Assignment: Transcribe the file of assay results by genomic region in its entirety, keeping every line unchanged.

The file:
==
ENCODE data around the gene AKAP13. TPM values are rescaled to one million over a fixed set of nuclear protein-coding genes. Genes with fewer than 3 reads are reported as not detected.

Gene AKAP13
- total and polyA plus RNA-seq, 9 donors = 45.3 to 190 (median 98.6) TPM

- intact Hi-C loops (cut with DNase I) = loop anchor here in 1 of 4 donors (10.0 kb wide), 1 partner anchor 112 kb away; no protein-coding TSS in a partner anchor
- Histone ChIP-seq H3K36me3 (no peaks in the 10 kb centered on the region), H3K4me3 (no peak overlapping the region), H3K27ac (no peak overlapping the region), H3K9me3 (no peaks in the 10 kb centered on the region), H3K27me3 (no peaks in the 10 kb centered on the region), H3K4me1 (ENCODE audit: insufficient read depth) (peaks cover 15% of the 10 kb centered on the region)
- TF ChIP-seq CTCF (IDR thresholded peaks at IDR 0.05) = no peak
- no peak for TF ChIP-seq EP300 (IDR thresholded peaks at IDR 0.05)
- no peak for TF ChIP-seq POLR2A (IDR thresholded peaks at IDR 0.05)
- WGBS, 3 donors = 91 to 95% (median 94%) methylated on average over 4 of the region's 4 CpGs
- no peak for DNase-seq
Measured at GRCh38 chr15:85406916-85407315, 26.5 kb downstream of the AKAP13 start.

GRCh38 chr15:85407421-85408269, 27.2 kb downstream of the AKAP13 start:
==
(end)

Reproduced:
ENCODE data around the gene AKAP13. TPM values are rescaled to one million over a fixed set of nuclear protein-coding genes. Genes with fewer than 3 reads are reported as not detected.

Gene AKAP13
- total and polyA plus RNA-seq, 9 donors = 45.3 to 190 (median 98.6) TPM

- intact Hi-C loops (cut with DNase I) = loop anchor here in 1 of 4 donors (10.0 kb wide), 1 partner anchor 112 kb away; no protein-coding TSS in a partner anchor
- Histone ChIP-seq H3K36me3 (no peaks in the 10 kb centered on the region), H3K4me3 (no peak overlapping the region), H3K27ac (no peak overlapping the region), H3K9me3 (no peaks in the 10 kb centered on the region), H3K27me3 (no peaks in the 10 kb centered on the region), H3K4me1 (ENCODE audit: insufficient read depth) (peaks cover 15% of the 10 kb centered on the region)
- TF ChIP-seq CTCF (IDR thresholded peaks at IDR 0.05) = no peak
- no peak for TF ChIP-seq EP300 (IDR thresholded peaks at IDR 0.05)
- no peak for TF ChIP-seq POLR2A (IDR thresholded peaks at IDR 0.05)
- WGBS, 3 donors = 91 to 95% (median 94%) methylated on average over 4 of the region's 4 CpGs
- no peak for DNase-seq
Measured at GRCh38 chr15:85406916-85407315, 26.5 kb downstream of the AKAP13 start.

GRCh38 chr15:85407421-85408269, 27.2 kb downstream of the AKAP13 start: